(4) With Melancholic Features: Can describe the current or most recent MD-E if its character at its most severe in the episode: indicates either a loss of pleasure in all activities or a lack of responsivity to any stimuli that have formerly been pleasurable; has three any three of six characteristics (a distinctive depressed mood; worsened depression in the morning; early morning awakening, i.e., two hours ahead; psychomotor slowing or agitation that is remarkable; observable refusal to eat or weight loss; extreme or inappropriate guilt).
            (5) With Atypical Features: Can be applied if the atypical features predominate during the most recent two weeks of a current MD-E or any two weeks of a non-current MD-E: mood reactivity (mood lightens in response to actual or potential events of a positive nature), two of four other characteristics (appetite increase or weight gain; hypersomnia; experience of heavy leaden feelings in extremities; long-term pattern of sensitivity to interpersonal rejection that occurs whether or not one is experiencing a mood disturbance and causes significant impairment in interpersonal relationships or occupational functioning), and the absence of fulfilled criteria for melancholic Features or Catatonic Features in the same period.
            (6) Longitudinal Course Specifiers (with and Without Full Interepisode Recovery): Helps to identify the course of the disorder by describing the period of time between the two most recent episodes.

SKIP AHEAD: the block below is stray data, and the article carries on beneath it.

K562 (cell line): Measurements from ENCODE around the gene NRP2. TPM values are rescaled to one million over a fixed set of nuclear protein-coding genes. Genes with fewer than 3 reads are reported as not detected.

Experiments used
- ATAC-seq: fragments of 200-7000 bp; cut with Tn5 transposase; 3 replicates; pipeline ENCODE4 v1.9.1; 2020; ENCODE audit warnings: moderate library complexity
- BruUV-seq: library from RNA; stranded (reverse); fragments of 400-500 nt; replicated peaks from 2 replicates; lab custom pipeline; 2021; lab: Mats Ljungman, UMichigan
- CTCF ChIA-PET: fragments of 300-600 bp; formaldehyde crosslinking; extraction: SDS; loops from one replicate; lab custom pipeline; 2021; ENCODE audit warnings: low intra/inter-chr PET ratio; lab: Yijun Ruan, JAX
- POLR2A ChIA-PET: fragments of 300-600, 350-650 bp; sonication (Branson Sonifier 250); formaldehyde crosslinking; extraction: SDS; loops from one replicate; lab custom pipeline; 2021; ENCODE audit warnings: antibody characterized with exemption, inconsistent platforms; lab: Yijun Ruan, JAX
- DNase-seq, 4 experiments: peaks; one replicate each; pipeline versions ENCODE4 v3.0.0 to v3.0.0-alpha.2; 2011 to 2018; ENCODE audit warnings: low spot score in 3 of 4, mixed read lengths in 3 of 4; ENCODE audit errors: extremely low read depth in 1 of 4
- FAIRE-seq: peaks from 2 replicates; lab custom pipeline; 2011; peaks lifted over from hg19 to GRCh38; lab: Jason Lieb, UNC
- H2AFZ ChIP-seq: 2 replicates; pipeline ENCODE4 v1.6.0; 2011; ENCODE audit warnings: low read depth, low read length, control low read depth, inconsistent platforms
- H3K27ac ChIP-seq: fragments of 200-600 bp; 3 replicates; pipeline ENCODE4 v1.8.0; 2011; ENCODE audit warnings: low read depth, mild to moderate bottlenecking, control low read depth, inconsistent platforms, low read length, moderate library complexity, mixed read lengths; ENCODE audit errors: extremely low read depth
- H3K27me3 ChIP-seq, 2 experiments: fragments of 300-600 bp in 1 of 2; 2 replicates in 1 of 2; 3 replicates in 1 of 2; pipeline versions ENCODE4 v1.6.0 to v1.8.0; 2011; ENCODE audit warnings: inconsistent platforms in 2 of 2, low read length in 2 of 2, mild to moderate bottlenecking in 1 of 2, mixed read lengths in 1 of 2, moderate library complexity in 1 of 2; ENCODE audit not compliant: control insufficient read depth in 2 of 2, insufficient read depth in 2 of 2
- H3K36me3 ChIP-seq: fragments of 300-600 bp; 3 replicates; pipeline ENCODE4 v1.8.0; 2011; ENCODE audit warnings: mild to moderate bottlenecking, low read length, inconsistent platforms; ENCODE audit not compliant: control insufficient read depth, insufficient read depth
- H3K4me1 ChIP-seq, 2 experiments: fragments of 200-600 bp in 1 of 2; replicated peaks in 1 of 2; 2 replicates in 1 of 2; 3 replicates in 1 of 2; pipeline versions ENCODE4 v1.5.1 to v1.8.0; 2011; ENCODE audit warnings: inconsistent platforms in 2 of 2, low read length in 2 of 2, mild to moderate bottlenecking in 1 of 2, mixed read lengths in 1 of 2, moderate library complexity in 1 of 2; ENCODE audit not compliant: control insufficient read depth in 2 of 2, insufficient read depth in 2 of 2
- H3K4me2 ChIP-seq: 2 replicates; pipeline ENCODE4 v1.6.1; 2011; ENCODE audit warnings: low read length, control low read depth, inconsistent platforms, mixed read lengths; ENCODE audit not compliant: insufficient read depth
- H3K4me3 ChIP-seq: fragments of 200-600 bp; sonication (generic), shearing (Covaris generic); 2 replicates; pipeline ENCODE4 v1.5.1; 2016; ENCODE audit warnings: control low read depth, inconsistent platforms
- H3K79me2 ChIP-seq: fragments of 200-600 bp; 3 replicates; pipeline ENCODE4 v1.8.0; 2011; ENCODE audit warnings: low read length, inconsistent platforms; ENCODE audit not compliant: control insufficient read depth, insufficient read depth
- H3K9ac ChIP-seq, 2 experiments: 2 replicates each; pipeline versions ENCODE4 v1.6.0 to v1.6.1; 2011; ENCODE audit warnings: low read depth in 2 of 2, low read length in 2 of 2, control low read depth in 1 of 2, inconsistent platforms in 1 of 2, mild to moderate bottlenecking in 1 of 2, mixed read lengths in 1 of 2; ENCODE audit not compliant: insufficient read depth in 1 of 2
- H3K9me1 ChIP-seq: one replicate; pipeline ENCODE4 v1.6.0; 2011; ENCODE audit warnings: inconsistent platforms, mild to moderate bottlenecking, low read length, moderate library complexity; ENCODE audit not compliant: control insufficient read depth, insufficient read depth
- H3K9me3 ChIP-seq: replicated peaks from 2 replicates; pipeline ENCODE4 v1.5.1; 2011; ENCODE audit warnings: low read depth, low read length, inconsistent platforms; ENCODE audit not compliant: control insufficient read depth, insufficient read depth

(7) With Seasonal Pattern: Can be applied to the pattern of MD-Es  when they occur at specific times of the year.
            (8) With Rapid Cycling: Determines that there have been at least four episodes of disturbed mood in the past year that meet the criteria for: a MA-E; and either a MD-E, a MX-E, or a HM-E, when there has been a MA-E (American Psychiatric Association, 2000a).

Appendix C: The Relaxation Response
    Developed by Herbert Benson, M.D.
    Reprinted from: Timeless Healing: The Power and Biology of Belief, by Herbert Benson

Step 1: Pick a focus word or short phrase that's firmly rooted in your belief system.
Step 2: Sit quietly in a comfortable position.
Step 3: Close your eyes.
Step 4: Relax your muscles.
Step 5: Breathe slowly and naturally, and as you do, repeat your focus word, phrase, or prayer silently to yourself as you exhale.